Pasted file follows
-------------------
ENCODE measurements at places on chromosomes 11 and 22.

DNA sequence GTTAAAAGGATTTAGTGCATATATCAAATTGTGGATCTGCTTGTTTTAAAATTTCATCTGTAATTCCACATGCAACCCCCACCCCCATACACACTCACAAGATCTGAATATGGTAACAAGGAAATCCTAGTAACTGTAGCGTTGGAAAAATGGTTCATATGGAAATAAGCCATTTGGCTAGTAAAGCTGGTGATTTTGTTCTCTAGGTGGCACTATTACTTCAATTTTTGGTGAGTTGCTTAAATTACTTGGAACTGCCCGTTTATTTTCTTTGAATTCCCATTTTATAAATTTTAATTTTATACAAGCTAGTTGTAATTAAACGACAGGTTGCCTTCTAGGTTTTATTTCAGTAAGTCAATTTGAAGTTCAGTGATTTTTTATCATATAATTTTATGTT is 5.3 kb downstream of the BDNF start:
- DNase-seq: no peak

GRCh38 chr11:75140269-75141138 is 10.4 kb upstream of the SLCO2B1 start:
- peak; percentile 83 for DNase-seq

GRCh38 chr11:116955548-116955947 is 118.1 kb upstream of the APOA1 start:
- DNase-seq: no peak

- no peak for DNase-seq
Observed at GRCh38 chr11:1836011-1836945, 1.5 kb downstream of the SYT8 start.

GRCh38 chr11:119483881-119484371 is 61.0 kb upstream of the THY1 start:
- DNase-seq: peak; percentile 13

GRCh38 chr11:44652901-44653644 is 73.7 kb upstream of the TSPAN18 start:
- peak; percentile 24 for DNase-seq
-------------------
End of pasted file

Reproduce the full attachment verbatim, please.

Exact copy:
ENCODE measurements at places on chromosomes 11 and 22.

DNA sequence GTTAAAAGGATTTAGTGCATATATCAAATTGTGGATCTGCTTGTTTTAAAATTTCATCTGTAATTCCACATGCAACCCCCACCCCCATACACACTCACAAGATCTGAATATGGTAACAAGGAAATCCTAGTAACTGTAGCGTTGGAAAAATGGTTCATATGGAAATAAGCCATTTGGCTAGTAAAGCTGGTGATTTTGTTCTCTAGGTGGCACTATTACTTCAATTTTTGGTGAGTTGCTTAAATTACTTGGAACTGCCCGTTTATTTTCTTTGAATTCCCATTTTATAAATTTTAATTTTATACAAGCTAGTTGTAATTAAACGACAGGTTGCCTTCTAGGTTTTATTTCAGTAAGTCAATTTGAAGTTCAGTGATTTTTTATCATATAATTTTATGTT is 5.3 kb downstream of the BDNF start:
- DNase-seq: no peak

GRCh38 chr11:75140269-75141138 is 10.4 kb upstream of the SLCO2B1 start:
- peak; percentile 83 for DNase-seq

GRCh38 chr11:116955548-116955947 is 118.1 kb upstream of the APOA1 start:
- DNase-seq: no peak

- no peak for DNase-seq
Observed at GRCh38 chr11:1836011-1836945, 1.5 kb downstream of the SYT8 start.

GRCh38 chr11:119483881-119484371 is 61.0 kb upstream of the THY1 start:
- DNase-seq: peak; percentile 13

GRCh38 chr11:44652901-44653644 is 73.7 kb upstream of the TSPAN18 start:
- peak; percentile 24 for DNase-seq